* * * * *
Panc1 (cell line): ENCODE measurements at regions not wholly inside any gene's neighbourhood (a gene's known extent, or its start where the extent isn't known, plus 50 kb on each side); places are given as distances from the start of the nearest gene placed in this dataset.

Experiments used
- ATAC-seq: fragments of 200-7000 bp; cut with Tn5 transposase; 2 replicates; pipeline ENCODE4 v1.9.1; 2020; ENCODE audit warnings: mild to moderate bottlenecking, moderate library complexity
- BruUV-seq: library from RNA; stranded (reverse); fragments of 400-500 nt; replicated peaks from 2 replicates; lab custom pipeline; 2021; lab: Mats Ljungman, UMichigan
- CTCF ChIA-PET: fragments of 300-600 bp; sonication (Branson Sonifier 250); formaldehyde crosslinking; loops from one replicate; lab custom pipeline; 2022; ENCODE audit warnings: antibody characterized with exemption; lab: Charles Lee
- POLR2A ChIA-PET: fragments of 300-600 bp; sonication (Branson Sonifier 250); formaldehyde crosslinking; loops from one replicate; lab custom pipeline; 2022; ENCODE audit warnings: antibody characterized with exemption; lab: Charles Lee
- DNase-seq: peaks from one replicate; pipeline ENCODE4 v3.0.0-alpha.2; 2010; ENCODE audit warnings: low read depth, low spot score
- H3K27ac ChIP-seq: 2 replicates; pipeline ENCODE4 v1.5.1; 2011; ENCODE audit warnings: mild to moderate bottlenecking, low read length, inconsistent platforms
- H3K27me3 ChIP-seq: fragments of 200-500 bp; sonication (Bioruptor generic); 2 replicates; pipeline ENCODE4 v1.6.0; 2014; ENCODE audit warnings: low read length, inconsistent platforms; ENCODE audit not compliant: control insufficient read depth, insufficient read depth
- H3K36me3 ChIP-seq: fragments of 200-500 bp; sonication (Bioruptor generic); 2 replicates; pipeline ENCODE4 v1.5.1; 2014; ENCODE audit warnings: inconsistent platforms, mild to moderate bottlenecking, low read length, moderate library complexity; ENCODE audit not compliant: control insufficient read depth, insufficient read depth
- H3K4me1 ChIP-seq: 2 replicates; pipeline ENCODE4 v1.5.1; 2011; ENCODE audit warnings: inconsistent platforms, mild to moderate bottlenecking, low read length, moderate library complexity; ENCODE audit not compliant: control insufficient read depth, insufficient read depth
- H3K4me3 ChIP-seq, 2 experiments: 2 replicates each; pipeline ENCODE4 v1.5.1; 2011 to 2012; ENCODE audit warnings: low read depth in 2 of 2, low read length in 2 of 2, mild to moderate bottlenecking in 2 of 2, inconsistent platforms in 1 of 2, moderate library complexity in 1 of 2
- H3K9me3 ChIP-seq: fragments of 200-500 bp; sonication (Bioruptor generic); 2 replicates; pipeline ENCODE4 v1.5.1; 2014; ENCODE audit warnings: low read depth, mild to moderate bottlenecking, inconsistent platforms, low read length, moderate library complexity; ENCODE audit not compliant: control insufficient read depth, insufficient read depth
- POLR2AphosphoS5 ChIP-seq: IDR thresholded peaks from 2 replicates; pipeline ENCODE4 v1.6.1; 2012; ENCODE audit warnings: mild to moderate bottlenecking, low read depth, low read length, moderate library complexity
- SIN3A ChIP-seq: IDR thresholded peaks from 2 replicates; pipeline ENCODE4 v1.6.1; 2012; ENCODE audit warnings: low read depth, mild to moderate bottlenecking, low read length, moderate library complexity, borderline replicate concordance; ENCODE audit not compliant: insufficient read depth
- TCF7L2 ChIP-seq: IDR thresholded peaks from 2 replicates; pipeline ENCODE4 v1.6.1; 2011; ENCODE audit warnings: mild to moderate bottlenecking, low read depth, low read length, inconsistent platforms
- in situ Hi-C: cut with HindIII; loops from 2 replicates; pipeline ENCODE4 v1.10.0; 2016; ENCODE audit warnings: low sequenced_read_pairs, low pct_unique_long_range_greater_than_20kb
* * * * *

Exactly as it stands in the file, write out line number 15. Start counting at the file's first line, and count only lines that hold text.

- SIN3A ChIP-seq: IDR thresholded peaks from 2 replicates; pipeline ENCODE4 v1.6.1; 2012; ENCODE audit warnings: low read depth, mild to moderate bottlenecking, low read length, moderate library complexity, borderline replicate concordance; ENCODE audit not compliant: insufficient read depth